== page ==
Karen Horney’s Theories on Psychoanalysis

· March 9, 2019
Discover Karen Horney’s theories on psychoanalysis in this article!

Karen Horney’s theories on psychoanalysis directly challenged Freud’s work. She was a notable figure and one of the few female psychoanalysts of the 20th century.

Horney didn’t agree with Freud’s theory of sex being decisive to mental development, instead believing that culture had a huge role in shaping a person’s personality.

Her theories on psychoanalysis state that the feeling of abandonment during childhood can affect mental development.

Some of Horney’s most notable works include The Neurotic Personality of Our Time and Neurosis and Human Growth.

“Fortunately analysis is not the only way to resolve inner conflicts. Life itself still remains a very effective therapist.”

-Karen Horney-

Karen Horney at college.

Karen Horney’s early life

This psychoanalyst was born Karen Danielson on September 16th, 1885, in Hamburg, Germany. Her dad was a Navy captain and her mother was a housewife. She had five siblings.

Karen’s mother didn’t love her husband and this really impacted young Karen. Her mother encouraged her to study medicine to break gender roles.

While working at the Free University of Berlin, she met Karl Abraham and he introduced her to psychoanalysis.

A change of concepts

Karen married Oskar Horney. However, her marriage wasn’t sexually satisfying and this depressed her. Abraham thought her issues revolved around an incestuous desire for her father, which is something she denied. This made her change her views on psychoanalysis.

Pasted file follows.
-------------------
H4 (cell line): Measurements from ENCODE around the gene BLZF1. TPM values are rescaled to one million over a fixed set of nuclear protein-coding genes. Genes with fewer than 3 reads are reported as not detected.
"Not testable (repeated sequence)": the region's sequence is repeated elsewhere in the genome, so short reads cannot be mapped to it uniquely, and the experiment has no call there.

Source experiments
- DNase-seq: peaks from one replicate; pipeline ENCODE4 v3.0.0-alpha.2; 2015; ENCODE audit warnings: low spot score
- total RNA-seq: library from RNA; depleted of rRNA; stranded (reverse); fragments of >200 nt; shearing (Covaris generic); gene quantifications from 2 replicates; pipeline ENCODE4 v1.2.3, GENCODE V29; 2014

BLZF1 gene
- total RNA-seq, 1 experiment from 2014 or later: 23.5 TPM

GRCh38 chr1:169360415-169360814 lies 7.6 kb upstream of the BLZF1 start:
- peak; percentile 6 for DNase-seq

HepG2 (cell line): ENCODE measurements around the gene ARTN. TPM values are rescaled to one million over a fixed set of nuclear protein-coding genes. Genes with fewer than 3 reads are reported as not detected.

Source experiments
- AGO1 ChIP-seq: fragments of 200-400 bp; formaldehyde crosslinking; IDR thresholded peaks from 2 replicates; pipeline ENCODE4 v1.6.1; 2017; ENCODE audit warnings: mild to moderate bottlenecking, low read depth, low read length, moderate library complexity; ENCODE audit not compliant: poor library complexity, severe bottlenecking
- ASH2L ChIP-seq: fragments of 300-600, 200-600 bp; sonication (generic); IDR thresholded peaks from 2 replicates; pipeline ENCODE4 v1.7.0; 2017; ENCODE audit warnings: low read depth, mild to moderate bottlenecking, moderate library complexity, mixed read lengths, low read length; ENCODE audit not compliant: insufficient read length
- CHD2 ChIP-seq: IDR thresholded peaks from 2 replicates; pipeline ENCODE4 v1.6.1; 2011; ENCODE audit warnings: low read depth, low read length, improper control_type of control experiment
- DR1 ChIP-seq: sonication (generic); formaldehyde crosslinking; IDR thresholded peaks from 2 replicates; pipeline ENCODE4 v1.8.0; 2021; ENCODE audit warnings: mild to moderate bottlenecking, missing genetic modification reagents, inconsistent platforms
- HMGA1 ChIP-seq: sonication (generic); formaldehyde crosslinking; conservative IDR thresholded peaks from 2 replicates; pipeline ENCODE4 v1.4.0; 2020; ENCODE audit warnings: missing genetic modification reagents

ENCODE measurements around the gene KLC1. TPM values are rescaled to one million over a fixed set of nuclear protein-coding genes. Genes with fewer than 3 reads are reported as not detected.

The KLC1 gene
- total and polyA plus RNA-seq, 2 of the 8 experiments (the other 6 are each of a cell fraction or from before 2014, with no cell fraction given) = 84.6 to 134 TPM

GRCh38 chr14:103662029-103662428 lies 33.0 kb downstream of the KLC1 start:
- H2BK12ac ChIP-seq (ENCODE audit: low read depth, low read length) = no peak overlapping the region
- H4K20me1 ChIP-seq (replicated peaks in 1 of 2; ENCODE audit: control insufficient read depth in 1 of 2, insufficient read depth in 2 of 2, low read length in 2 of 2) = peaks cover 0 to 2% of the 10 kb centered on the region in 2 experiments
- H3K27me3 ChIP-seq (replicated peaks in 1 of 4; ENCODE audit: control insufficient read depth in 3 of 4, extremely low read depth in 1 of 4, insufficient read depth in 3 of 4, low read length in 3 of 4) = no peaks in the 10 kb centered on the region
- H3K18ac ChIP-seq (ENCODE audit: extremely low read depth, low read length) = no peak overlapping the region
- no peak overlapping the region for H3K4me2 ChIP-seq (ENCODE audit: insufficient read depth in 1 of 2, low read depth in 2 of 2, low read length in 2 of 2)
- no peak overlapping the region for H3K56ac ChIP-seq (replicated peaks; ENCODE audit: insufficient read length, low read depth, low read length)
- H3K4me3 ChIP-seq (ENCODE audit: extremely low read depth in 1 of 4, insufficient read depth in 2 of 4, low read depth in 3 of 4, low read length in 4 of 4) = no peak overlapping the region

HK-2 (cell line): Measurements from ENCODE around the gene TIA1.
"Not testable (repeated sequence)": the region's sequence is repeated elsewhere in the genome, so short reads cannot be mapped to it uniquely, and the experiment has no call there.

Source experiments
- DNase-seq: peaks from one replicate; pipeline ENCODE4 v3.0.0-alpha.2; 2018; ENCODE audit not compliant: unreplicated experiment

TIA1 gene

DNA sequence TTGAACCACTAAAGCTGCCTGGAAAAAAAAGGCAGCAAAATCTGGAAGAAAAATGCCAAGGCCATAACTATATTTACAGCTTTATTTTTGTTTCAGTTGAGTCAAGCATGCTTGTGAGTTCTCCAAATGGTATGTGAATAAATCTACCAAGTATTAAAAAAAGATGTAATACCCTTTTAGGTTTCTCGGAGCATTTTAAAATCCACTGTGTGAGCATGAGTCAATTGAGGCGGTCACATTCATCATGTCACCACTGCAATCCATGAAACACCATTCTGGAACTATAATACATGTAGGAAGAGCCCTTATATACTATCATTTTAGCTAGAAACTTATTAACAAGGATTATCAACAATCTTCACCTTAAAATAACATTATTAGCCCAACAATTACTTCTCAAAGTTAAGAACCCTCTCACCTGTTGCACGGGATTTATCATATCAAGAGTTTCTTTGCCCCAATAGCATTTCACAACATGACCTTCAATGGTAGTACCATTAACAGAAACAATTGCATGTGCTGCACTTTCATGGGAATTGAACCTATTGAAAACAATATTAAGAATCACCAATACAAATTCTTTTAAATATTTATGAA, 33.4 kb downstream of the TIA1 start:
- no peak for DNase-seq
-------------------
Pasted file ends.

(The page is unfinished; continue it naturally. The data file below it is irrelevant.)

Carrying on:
When World War II started, she moved to the United States.

Karen Horney smiling.

Karen Horney’s theories on psychoanalysis

She completely rebuffed Freud’s penis envy theory. First of all, she thought women’s inferiority complex and sexual inhibitions didn’t stem from anatomical dispositions. They were, most certainly, the result of restrictive education that denied their femininity.

Horney agreed that childhood is decisive to the manifestation of neurosis. In this regard, she also believed that parental affection or lack of it determines mental health.

Above all, she stated that if parents don’t meet their children’s affective needs, frustration and shyness may arise due to the hostility this makes the child feel. Hostility leads to self-destructive tendencies and makes it hard to make friends. And all of this can lead to anxiety.

Karen Horney and friends.

From psychoanalysis to humanism

She founded the National Association for the Advancement of Psychoanalysis in the United States. Figures such as Erich Fromm, Harry Sullivan, and Margaret Mead were regular visitors.

Erich Fromm and his humanist philosophy had a great impression on Horney. However, their relationship was characterized by jealousy and disputes, which is why they stopped working together.

Karen Horney is recognized as one of the founders of humanism.